At the Main-Congress intersection, going south on Main street, turn right on Congress.
Long live print! The Archizines exhibit at the Architecture Center Houston documents an explosion of experiments with paper — 80 recent magazines, fanzines, and journals from over 20 countries. I did not leave the exhibit with a fully-formed manifesto about the future of architectural publishing beaming out of my forehead onto the page, or screen. I did leave exhilarated, overwhelmed, optimistic, unsure. If there is a single message, it is this: for every purpose there is an energizing print format.
For example, Fake Cities / True Stories appears to be photocopied pages bound with staples and a plastic clip. I’m not sure what those clips are called. The workers at Kinko’s or Copy.com would know. According to the exhibit copy, this weekly was founded in 2012 “as a tool for communication and feedback between lectures and students” at Slovak Technical University. The content and format feels wonderfully raw and immediate. A print version of a Twitter hashtag? Not quite. The print object invests the content. There’s deliberate process, effort, and self-selection if not curation — a meaningful exercise in the digital era.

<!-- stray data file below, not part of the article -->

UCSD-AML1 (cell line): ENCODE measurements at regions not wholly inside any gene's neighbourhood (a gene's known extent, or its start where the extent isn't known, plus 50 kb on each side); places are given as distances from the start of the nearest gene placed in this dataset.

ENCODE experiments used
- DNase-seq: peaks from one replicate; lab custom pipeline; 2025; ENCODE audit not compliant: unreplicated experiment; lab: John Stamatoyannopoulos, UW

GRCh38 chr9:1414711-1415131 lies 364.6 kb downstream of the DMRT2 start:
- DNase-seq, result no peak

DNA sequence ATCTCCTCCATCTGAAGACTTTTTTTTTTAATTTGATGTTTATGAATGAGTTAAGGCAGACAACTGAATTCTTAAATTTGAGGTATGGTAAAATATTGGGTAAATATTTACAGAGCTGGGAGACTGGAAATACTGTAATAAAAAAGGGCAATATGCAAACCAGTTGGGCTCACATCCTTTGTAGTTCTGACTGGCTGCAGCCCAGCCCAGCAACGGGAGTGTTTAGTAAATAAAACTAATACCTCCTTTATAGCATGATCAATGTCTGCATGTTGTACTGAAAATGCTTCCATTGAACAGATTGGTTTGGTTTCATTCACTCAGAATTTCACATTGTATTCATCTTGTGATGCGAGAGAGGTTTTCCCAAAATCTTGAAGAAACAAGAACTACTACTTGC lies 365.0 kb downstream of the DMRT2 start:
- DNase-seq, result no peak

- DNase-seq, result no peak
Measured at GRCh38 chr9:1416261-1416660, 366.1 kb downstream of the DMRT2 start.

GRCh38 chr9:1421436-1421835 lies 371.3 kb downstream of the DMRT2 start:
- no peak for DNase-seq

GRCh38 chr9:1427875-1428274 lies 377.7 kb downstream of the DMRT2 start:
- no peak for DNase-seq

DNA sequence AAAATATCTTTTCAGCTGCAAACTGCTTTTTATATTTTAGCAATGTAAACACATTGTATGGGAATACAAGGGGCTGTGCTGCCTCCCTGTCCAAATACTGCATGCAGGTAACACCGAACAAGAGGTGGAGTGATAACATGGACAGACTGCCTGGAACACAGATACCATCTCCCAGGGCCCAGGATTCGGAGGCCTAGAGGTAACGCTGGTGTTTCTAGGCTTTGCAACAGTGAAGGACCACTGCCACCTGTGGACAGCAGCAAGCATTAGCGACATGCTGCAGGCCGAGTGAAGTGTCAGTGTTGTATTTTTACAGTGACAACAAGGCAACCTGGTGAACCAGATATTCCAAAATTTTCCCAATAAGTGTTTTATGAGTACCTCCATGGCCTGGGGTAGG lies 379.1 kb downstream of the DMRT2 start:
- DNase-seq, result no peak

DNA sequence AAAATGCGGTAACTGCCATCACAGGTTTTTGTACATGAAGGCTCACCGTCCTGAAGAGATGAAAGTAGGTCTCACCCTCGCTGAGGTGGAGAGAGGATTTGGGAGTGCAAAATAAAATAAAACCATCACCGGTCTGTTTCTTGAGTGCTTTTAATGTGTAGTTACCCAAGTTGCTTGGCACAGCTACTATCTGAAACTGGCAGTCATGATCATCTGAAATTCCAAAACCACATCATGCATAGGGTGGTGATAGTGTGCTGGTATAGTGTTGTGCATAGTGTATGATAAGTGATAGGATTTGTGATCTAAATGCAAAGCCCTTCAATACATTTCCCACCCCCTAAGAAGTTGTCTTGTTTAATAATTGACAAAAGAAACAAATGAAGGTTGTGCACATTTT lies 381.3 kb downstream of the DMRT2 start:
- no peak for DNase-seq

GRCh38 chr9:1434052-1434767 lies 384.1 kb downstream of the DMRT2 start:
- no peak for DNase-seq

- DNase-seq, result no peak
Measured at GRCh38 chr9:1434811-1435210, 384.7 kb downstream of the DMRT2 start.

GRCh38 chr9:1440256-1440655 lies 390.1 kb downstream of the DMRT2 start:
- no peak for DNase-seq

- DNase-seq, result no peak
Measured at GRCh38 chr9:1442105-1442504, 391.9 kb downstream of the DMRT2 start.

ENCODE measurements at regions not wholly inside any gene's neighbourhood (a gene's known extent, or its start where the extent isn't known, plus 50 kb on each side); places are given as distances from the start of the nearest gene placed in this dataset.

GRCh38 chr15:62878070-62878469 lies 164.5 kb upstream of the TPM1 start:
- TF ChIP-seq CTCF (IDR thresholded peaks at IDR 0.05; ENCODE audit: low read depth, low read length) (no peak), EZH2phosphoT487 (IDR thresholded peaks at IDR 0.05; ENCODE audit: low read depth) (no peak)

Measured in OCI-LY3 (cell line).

A dining table in the Cargo Space bus is the site for many discussions. August 2014. Photos: Chris Sperandio.
For more articles like this one by Christopher Sperandio, subscribe to Cite or call (713) 348-4876 to purchase the forthcoming special issue on museums that includes an article by Walter Hood on Project Row Houses.